January 24, Tuesday

Pastor Ryun Chang (AMI Teaching Pastor, Ph.D.) will present a series of blogs, dealing with various issues raised in the recent election that showed a deep divide, impacting both society at large and the church.  The thoughts presented are processed through the lens of the Radical-Middle (both/and), personal narratives, and pastoral concerns.  Your rational feedback is welcomed.

Disclaimer: The views expressed here do not necessarily represent the respective views of AMI pastors.

DEVOTIONAL THOUGHT FOR TODAY

John 3:16

For God so loved the world, that He gave His only begotten Son, that whoever believes in Him shall not perish, but have eternal life.

24After reading a story about Christian mission work in a Muslim country, a reader commented, “Since when did we consider the Muslims to be unbelievers?  They do not need to be converted because the Christians and Muslims believe and worship the same God.”  This person’s point isn’t entirely without merit, since both the Syrian Christians and Jews referred to God as Allah before the rise of Mohammed in the 6th century.  But upon a closer examination, because the original meaning attached to the name Allah underwent a dramatic makeover in the Koran, anyone who says that the Christians and Muslims worship the same God is either ignorant or condescending toward religion itself.

The best way for me to show the difference is to take you back to a meeting in 1999, where I had an opportunity to share with an audience of about 100 people—equal number of Christians as well as Muslims.  I began the talk by saying that if I had an opportunity to be either Allah or the Christian God for a minute, I would want to be like Allah in a heartbeat.  I then read from the Koran where it says, “Obey Allah and Apostle.  If they give no heed, then, truly Allah does not love the unbelievers (3:32); “Allah does not love the evil-doers” (3:57).  I reasoned that since I, too, don’t love the people who don’t believe me, as well as those who do evil, I can readily relate to Allah.

After taking a pause, however, I changed my tune, saying, “What I really needed before becoming a Christian, was a God who would’ve loved me even if I didn’t believe Him and was doing bad things.  And there is such a God—and that is the Christian God.”  I, then, read Romans 5:8: “But God demonstrates His own love toward us, in that while we were yet sinners, Christ died for us.”  Unlike Allah of the Koran, the God of the Bible “is kind to ungrateful and evil men” (Lk. 6:35).

After the meeting, a Muslim man shared how he had never seen the difference quite like that.  No, he didn’t become a Christian that day, but I hope that he eventually placed his trust in Christ—the greatest expression of God’s love toward fickle mankind so undeserving of such amazing grace!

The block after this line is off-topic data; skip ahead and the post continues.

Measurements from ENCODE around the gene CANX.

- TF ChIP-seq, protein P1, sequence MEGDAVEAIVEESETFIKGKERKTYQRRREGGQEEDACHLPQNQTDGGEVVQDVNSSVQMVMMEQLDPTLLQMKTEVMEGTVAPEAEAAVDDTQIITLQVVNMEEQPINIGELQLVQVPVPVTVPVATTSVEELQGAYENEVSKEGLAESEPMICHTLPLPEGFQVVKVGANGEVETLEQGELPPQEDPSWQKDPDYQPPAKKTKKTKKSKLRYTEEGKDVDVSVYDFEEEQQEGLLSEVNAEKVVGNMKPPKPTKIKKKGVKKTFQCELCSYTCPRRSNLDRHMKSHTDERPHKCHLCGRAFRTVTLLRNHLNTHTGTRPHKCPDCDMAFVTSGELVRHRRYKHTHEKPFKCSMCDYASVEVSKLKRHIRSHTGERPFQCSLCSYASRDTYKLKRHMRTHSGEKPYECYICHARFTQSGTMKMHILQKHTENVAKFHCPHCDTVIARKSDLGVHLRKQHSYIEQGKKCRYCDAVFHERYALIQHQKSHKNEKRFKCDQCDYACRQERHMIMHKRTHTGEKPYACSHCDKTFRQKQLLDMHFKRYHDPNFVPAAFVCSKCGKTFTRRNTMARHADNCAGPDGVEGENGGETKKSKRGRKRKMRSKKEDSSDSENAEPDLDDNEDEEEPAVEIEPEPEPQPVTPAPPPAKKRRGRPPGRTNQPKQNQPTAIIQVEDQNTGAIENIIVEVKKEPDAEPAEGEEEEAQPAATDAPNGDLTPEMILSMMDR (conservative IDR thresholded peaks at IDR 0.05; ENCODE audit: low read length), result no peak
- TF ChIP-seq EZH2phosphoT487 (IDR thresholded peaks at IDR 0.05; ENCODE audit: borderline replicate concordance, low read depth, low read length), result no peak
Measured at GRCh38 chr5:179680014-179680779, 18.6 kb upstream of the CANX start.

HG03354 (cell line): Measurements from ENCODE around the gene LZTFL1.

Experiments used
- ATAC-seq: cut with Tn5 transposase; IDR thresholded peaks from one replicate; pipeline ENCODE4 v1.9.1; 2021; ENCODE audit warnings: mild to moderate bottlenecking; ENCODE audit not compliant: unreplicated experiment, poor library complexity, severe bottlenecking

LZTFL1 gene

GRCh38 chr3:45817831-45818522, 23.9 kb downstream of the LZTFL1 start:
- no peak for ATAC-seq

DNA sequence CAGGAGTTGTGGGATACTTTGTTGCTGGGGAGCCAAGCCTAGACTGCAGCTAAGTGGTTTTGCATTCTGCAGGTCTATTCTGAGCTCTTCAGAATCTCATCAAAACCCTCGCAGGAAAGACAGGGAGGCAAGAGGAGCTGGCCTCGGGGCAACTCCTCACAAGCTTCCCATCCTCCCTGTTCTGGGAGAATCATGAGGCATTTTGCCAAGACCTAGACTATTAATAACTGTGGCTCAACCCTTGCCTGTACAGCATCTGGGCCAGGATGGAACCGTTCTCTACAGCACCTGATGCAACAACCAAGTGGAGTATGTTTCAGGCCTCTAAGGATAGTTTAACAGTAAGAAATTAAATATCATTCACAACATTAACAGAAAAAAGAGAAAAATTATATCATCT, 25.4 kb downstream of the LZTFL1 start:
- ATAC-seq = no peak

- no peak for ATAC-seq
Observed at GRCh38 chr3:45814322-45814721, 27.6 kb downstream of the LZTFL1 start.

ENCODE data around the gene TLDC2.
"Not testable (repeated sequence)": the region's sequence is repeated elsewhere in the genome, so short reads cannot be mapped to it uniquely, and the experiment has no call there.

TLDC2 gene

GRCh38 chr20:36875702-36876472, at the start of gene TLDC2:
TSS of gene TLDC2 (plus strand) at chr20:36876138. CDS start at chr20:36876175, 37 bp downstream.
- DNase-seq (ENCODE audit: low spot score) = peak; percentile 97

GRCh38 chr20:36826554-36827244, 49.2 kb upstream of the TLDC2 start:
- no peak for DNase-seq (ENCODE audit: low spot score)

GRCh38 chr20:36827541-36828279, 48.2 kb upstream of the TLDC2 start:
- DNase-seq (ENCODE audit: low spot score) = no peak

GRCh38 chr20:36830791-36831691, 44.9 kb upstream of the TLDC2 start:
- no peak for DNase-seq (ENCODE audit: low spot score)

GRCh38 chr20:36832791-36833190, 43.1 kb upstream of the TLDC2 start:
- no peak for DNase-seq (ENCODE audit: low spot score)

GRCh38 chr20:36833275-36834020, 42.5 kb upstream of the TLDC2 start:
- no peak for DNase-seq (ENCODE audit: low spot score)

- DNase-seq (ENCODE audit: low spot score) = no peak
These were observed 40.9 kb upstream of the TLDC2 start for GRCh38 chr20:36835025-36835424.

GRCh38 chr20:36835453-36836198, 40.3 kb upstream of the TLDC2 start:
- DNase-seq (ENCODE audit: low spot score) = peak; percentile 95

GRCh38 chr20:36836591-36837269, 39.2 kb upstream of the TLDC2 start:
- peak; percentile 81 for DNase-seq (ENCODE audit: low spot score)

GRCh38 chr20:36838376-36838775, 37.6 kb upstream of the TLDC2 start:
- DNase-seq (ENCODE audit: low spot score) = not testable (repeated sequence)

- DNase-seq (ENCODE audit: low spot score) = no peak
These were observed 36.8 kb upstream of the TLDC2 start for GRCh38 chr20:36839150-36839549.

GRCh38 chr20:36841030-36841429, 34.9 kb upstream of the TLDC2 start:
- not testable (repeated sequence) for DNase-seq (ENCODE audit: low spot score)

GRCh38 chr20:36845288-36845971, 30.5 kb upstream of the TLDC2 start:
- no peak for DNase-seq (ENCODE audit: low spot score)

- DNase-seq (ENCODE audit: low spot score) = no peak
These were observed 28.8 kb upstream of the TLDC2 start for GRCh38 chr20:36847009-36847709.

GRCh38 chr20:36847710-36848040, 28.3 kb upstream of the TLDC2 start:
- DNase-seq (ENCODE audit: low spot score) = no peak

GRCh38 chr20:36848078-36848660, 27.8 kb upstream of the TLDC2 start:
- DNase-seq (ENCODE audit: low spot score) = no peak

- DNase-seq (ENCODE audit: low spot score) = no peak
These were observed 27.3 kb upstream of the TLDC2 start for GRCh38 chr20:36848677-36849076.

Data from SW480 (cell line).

Prayer: God, I exalt and worship You today.  Help me not to be intellectually lazy and naïve to the point of believing everything the media reports and what the academia spews out.  Clarify my thinking on Islam, so that I can present a cogent and sensible presentation of the gospel to the next Muslim I meet.  Amen.

Bible Reading for Today: Judges 1


LUNCH BREAK STUDY

Read Eph. 2:8-9 (NASB): For by grace you have been saved through faith; and that not of yourselves, it is the gift of God; not as a result of works, so that no one may boast.

Rom. 10:1-3: Brothers and sisters, my heart’s desire and prayer to God for the Israelites is that they may be saved. For I can testify about them that they are zealous for God, but their zeal is not based on knowledge. Since they did not know the righteousness of God and sought to establish their own, they did not submit to God’s righteousness.

Questions to Consider

  1. What is the main difference between salvation by grace through faith and the way the Jews  went about it?
  2. If how the Jews went about to establish their own righteousness represents world religions—such as Islam and Buddhism—then what is the main difference between the latter and the Christian faith?
  3. What would you say to a Muslim who believes that he must keep the Five Pillars of Islam—confession (“there is no god but Allah and Mohammed is his prophet”), daily prayers, almsgiving (zakāt), pilgrimage to Mecca, and fasting—to be saved?

Notes

  1. Whereas salvation by grace through faith requires no works contributed by the person desiring to be saved, the Jews tried to establish their own righteousness by keeping the moral laws as well as works of the law (circumcision, Sabbath keeping and eating kosher).
  2. Whereas the Christian faith is God’s attempt to save men, world religions are men’s attempt to save themselves through their own efforts.
  3. I would share that Jesus is not merely the second most important prophet, but He is, in fact, the Son of God. Then I would tell him that Christ’s atoning sacrifice on the cross made his works (keeping the Five Pillars of Islam) unnecessary to be saved.

EVENING REFLECTION

Do you have any Muslim friends or co-workers?  Have you ever tried to talk to them about God?  Of course, we need to establish a relationship before talking about such a serious matter like one’s faith; however, the first thing we need to do is to pray for them.  Even a gifted theologian and preacher like the apostle Paul asked his friends to pray for him, saying, “Whenever I open my mouth, words may be given me so that I will fearlessly make known the mystery of the gospel” (Eph. 6:19).  Would you begin praying for this Muslim individual so that you may have an opportunity to share the mystery of the gospel with him or her?

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